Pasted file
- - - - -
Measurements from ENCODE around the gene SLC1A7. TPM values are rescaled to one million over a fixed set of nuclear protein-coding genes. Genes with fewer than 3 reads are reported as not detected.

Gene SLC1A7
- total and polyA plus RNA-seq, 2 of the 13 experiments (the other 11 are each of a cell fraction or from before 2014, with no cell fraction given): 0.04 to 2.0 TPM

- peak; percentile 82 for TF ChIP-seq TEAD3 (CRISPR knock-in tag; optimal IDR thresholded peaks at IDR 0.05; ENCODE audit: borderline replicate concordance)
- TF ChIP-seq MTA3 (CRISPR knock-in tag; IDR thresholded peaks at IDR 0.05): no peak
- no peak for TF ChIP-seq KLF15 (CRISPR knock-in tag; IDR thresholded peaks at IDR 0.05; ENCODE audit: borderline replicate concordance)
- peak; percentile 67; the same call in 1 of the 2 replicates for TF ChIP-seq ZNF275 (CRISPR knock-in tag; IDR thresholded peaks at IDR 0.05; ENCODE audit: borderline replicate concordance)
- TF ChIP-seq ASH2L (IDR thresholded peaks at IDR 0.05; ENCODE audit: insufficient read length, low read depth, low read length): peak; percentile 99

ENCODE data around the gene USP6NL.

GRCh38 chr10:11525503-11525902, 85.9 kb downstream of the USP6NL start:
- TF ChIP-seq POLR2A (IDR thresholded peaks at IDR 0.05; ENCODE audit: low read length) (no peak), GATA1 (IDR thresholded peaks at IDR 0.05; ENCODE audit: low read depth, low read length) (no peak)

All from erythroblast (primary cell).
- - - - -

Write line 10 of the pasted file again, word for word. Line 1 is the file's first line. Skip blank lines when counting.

GRCh38 chr10:11525503-11525902, 85.9 kb downstream of the USP6NL start: